The major issue: Should a doctor perform an abortion when there is a high probability the baby will be deformed? Episcopalians and many other Protestants are lining up on the “yes” side. Roman Catholics and Missouri Synod Lutherans are by and large in opposition.
The present furor began May 20 when the State Board of Medical Examiners filed charges of illegal abortion against Dr. John Shively, obstetrics chief at St. Luke’s Hospital (Episcopal), and Dr. Seymour Smith of non-sectarian St. Francis Hospital. Since then, seven other highly reputable Bay area doctors have been charged.
They are accused of arranging, approving, and performing abortions illegal under the present California law, which permits only those “therapeutic abortions” deemed necessary to save the life of a mother in critical condition.
State prosecution by Attorney General Thomas Lynch, a Roman Catholic now running for re-election, was provoked by recent candor of the medical profession in admitting that some women are aborted for reasons other than life-saving.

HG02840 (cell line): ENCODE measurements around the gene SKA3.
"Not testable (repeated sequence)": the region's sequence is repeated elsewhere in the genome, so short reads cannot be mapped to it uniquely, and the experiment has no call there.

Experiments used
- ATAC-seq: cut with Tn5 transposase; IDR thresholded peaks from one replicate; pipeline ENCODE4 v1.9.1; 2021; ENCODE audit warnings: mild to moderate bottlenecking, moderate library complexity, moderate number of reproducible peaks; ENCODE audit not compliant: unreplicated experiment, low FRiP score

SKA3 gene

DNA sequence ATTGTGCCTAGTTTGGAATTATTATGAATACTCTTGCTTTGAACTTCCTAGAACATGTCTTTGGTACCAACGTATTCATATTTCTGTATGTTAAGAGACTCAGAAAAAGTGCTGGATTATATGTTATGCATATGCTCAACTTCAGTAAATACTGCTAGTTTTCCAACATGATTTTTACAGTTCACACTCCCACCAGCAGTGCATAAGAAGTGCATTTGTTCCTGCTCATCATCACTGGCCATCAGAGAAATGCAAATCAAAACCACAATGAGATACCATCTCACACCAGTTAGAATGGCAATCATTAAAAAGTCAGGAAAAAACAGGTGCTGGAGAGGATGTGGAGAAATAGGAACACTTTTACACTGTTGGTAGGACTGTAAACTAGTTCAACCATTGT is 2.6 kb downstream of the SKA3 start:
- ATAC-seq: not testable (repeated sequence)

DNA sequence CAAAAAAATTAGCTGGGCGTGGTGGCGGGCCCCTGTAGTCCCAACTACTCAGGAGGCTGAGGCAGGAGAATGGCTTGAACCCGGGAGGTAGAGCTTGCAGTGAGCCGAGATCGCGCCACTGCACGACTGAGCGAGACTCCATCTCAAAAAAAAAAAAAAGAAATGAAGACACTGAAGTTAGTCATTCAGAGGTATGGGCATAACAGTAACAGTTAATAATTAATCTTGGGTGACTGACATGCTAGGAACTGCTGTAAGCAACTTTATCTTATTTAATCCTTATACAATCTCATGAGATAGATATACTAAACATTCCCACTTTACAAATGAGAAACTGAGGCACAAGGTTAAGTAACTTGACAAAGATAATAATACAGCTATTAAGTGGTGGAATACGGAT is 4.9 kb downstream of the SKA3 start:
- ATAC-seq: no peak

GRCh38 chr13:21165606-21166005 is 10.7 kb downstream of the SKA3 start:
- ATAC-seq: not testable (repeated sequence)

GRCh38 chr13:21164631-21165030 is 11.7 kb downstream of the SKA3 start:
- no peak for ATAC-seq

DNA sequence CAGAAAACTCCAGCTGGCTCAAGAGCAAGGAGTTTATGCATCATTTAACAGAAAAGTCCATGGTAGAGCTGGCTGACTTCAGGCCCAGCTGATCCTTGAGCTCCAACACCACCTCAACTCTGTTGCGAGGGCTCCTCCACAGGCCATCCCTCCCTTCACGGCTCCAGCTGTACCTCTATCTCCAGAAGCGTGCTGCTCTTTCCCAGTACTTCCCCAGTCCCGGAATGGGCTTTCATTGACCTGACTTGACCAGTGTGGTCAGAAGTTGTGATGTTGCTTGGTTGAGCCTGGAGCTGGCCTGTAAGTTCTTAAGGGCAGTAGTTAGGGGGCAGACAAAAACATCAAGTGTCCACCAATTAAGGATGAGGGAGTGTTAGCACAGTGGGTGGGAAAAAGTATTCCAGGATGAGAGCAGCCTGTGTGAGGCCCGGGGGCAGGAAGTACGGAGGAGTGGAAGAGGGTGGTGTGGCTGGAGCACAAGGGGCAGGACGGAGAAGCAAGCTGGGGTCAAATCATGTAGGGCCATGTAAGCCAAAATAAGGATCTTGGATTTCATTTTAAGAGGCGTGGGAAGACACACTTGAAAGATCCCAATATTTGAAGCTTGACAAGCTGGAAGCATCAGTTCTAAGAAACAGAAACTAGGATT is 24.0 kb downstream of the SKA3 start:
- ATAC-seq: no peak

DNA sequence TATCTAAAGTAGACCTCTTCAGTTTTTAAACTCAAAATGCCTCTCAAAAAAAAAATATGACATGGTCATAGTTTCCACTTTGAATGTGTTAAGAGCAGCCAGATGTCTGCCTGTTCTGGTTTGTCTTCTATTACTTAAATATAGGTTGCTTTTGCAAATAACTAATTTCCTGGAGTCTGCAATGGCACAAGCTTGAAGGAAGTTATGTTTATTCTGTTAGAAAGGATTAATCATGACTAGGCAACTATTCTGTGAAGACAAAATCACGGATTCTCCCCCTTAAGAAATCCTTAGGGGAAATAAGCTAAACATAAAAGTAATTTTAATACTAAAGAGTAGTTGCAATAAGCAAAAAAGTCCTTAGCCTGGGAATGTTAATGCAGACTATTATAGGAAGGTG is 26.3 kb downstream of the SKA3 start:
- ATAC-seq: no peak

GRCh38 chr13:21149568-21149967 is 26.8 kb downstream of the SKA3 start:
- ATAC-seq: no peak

Doctors largely favor a more liberal law that would permit abortions if mental health is endangered by continued pregnancy, if pregnancy resulted from rape or incest, for girls under 16, or if there is a substantial risk that the child will be born with serious physical or mental defects.
Hearings last year on the Beilenson Bill to liberalize abortion laws brought to light the increasing number of therapeutic abortions performed by doctors on women who, while pregnant, had contracted German measles in the epidemic that broke out in California a year ago. The disease causes deformed babies in many cases. That bill died in committee, but the current furor should help a new version in the next legislative session.
Delegates to the March convention of the California Medical Association gave overwhelming approval to a resolution supporting a new law “taking into consideration the health of both the mother and the product of conception.” They added that a new law should provide proper control of abortions through established medical staffs or medical society committees.